Remembering Liza Stude: Horsepower and horse power

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Liza Stude leads up a runner at Fair Hill in the 1970s.

Liza Stude liked horsepower, and horse power. And somehow made the two passions her life. Part of a collection of people who worked for my father when he trained a racing stable of flat and steeplechasers in the Mid-Atlantic, Liza died Monday, March 20. She was 66.

Born in Wilmington, Del., Liza blended horse jobs with other pursuits involving motorcycles and race cars. I remember some of this – a fast car or two in the barn parking lot, talk of Daytona, a leather jacket maybe and a way-tougher-than-most personality. Liza and her sister Sue, who stayed around a lot longer and way more consistently, were part of the team in the barn at Delaware Park or the farms in Pennsylvania in the 1970s and 1980s. I was a kid, then a teenager, then off to college but I’ll always remember the simple horsemanship they displayed whether they were driving the van, leading up a runner, bandaging a leg or wrestling a goat into a situation he didn’t necessarily want to be in. People like Sue and Liza kept horses calm and people confident that everything would be OK no matter what happened.

Sue emailed me this week about Liza’s passing and hoped I could help spread the word to some of her horse friends. It brought back a lot of memories.

Sue’s favorite horse, by a mile, was Restless Singleton – a big, black, grouchy turf mare who won three in a row (July 19, Aug. 4 and Aug. 16) at Delaware Park in the summer of 1978. Sue had a T-shirt made with the simple message, “Get Restless.” Superstitiously (or stupidly), I wore the same blue and yellow polo shirt for each race, meaning I look the same in all three winner’s circle photos. Restless, a daughter of Maryland stallion Restless Native, won five races, placed in a stakes and had one foal. Trained by my father, Tattiebogle was big and restless (sorry) like her mother and won six races including a stakes in the 1980s. My father trained her first foal, Twigazuri, to a win in her third start and she later became the dam of Grade 1 winner Futural.

None of that happens if Sue and Liza didn’t take such good care of Restless.

Liza grew up in Cecil County, Md., graduated from Elkton High School in 1974 and participated in 4-H programs and Pony Club. Her first job in racing came in high school, as a groom for Hall of Fame trainer Burley Cocks. In addition to my father, she also worked for Dr. John Fisher, spent a season working for the Valentine family’s foxhunters in Pennsylvania and spent several years with Patti Miller and Jeff Seder at EQB (Equine Biomechanics and Exercise Physiology) also in Pennsylvania.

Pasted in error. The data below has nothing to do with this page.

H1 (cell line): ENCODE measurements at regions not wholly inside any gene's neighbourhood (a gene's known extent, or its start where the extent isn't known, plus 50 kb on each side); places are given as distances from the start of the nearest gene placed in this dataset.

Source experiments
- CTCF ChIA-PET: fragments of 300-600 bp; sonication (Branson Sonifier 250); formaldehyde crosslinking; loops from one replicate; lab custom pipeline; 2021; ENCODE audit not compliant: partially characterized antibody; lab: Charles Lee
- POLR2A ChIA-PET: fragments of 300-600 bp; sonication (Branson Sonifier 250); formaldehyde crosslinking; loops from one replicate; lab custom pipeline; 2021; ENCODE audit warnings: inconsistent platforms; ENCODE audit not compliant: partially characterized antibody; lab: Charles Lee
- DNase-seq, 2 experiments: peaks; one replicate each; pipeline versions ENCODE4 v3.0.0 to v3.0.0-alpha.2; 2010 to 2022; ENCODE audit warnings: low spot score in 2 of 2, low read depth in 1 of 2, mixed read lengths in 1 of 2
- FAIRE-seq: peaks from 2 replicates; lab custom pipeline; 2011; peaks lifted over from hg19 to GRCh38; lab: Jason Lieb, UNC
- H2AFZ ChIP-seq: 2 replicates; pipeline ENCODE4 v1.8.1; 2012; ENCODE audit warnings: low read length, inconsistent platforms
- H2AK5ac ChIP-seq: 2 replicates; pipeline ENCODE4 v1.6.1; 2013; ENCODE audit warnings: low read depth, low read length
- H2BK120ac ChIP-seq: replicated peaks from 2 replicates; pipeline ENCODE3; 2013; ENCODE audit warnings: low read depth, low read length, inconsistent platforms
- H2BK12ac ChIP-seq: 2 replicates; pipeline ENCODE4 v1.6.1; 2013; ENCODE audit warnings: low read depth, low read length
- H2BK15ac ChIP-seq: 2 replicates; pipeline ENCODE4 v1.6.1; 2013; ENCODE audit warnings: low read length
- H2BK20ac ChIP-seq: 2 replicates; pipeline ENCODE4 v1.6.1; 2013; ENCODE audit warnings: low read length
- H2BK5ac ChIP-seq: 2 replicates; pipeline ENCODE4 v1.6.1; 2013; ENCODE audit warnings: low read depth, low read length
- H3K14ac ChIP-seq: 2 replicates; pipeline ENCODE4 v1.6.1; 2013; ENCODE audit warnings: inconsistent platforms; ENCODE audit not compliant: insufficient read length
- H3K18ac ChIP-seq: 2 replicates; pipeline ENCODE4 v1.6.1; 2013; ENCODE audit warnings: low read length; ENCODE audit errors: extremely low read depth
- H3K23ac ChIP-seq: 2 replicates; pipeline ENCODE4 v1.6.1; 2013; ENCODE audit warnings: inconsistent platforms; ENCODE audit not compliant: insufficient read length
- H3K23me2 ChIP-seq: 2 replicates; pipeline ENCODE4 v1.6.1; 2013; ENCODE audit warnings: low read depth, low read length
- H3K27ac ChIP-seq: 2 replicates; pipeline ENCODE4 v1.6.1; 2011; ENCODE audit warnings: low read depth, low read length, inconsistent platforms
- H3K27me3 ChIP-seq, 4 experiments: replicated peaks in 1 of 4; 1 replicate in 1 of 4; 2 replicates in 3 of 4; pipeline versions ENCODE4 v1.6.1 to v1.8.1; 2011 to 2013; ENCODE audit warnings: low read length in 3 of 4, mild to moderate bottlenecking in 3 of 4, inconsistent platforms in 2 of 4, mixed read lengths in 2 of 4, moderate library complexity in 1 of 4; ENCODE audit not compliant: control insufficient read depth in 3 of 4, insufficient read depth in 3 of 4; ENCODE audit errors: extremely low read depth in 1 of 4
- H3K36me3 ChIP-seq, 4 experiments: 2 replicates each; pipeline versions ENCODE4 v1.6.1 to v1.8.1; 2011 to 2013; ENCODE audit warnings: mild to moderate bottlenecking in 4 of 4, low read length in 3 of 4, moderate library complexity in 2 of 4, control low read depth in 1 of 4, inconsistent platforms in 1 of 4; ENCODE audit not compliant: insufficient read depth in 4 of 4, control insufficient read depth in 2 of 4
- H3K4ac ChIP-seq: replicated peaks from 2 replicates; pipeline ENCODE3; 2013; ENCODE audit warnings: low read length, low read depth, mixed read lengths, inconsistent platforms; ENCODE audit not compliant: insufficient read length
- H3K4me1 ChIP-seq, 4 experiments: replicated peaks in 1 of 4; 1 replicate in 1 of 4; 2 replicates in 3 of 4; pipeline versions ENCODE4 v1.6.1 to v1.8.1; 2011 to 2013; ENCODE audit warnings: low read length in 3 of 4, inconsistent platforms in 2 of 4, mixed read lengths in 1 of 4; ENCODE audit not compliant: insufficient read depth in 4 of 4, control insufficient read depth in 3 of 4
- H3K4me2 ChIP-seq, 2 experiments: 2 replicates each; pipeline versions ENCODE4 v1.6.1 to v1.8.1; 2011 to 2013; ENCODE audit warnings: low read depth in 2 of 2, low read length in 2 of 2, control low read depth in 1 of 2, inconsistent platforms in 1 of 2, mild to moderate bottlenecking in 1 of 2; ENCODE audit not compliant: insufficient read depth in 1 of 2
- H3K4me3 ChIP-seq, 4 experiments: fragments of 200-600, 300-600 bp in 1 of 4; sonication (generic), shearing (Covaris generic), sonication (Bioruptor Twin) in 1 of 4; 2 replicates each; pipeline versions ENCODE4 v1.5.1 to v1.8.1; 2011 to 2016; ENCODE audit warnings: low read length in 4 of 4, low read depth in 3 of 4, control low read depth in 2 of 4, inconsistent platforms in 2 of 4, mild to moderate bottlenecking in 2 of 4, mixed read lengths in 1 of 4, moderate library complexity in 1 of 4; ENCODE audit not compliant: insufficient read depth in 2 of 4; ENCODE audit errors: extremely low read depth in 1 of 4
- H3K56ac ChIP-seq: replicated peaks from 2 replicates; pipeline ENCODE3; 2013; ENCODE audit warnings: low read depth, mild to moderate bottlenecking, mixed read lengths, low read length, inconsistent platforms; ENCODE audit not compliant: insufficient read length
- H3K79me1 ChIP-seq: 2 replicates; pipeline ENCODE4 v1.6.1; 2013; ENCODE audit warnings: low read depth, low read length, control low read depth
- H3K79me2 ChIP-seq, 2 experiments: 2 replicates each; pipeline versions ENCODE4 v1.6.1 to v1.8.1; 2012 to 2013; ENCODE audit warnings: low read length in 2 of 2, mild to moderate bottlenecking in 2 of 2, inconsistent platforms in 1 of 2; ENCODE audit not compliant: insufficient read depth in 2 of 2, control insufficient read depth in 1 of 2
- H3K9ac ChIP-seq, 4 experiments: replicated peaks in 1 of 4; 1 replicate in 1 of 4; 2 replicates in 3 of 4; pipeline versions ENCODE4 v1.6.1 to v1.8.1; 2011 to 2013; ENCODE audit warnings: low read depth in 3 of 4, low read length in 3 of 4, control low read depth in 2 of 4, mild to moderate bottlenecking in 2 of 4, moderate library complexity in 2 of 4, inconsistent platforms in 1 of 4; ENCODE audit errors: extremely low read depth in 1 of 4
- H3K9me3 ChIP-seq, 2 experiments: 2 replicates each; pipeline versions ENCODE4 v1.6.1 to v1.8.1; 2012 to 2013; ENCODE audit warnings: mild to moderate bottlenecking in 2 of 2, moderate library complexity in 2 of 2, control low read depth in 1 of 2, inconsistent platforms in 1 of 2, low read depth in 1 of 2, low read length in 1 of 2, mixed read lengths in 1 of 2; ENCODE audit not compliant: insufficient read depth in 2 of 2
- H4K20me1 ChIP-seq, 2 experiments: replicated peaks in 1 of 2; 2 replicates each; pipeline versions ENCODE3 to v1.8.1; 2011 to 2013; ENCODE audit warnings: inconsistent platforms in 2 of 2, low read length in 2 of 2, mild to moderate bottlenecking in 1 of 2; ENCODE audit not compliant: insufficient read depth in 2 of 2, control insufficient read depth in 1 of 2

As a teenager, Liza spent a winter in Camden, S.C., and a summer working for Cocks in Saratoga and got a taste of the big time. She always remembered how kind Seattle Slew’s trainer Billy Turner, a former Cocks employee, was to her. While with Fisher, Liza had a love/hate relationship with Fire Control, champion steeplechaser of 1976. As Sue put it, Liza “loved how talented he was, and hated how hard-headed he could be.”

Miller called me Wednesday afternoon to make sure we caught up about Liza.

“Liza was one of those underrated, dedicated people who stayed with horses despite the work involved,” she said. “She loved the horses. She loved the rhetoric. She loved the work. She was such a colorful part of our lives and we’re really going to miss her.”

Liza could, of course, also fix a tractor, provide advice on the replacement of an engine in a blue Volkswagen Beetle purchased for $50, pitch hay bales with ease, muck stalls and steady an unruly horse. At EQB, Liza worked with the horses in the barn but also shifted roles to work on the film crew taking high-speed galloping videos and proved to be a valuable asset when trying to gauge horses’ breathing.

“She kind of made her own hours with us, but that was OK because the hours could change, and she did a little bit of everything,” said Miller. “She had a great sense of humor and just fit in with everything we were doing. She was also really smart. She knew what she was looking at and what she was hearing.”

Early in her career, Miller also worked for my father as an exercise rider and recalled a particularly tough horse who ran off for several laps of the indoor track at Brandywine Stable next to Delaware Park.

“Your dad was so mad he took the horse to the races and I remember Liza ran him and he won,” Miller said. “Well, Liza just ran with that and would say ‘Who’s the sacrificial lamb today?’ whenever it was time to ride him from then on.”

Beyond horses, far beyond, Liza attended the Motorcycle Mechanics Institute in Florida and was its first female graduate according to her sister. In the late 1990s she attended the Bertil Roos Racing School in New Jersey to be certified to drive in automotive road racing events.

She drove her Volkswagen Golf race car at Lime Rock Park in Connecticut and drove drag bikes at Daytona Bike Week several times. In the early 1990s, she had her own motorcycle shop, Liza’s Powersports in Chesapeake City, Md. 

She moved to West Virginia several years ago after reuniting with her former partner Jerry Laird, who died last year. A fan of the mountains, Liza stayed in West Virginia and was a regular watcher of racing – horse, car, motorcycle – on television.

Liza is survived sisters Sue and Lucinda, and daughter-in-law Roxanna Honaker.